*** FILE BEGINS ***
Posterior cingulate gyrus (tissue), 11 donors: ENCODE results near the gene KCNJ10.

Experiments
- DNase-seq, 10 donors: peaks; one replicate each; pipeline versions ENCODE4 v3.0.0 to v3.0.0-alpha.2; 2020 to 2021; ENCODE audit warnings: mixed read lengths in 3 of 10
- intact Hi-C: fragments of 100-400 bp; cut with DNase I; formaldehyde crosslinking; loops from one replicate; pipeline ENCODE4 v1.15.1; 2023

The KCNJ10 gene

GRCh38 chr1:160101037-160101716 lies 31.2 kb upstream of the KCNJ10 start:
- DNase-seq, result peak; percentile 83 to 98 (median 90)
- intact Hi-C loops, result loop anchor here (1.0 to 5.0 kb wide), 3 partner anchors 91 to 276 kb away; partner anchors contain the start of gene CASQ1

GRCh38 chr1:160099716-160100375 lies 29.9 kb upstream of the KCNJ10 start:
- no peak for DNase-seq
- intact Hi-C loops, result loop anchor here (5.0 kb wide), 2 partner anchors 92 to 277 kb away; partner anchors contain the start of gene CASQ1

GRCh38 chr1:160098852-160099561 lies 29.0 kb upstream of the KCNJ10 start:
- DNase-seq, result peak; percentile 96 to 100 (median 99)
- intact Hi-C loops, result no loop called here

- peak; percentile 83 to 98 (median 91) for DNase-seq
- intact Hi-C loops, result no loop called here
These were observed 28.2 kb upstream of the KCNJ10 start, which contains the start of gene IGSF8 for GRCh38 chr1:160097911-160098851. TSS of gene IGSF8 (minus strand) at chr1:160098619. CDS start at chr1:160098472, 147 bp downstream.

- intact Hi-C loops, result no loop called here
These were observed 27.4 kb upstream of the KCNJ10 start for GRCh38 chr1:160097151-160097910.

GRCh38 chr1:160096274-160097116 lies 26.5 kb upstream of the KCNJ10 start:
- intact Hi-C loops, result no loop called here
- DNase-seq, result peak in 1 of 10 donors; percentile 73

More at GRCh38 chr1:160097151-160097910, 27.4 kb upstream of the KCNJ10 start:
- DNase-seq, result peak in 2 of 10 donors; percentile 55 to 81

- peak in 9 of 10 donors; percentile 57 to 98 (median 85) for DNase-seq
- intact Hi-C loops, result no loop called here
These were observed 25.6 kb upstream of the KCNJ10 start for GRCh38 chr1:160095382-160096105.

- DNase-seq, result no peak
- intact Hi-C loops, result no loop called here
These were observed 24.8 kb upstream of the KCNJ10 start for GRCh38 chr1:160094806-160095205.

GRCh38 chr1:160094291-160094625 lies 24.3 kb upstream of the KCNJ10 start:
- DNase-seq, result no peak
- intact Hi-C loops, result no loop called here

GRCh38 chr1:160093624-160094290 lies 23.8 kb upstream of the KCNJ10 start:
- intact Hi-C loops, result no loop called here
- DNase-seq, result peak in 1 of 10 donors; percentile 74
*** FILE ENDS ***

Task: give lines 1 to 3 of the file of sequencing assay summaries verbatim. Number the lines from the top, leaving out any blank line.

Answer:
Posterior cingulate gyrus (tissue), 11 donors: ENCODE results near the gene KCNJ10.

Experiments
- DNase-seq, 10 donors: peaks; one replicate each; pipeline versions ENCODE4 v3.0.0 to v3.0.0-alpha.2; 2020 to 2021; ENCODE audit warnings: mixed read lengths in 3 of 10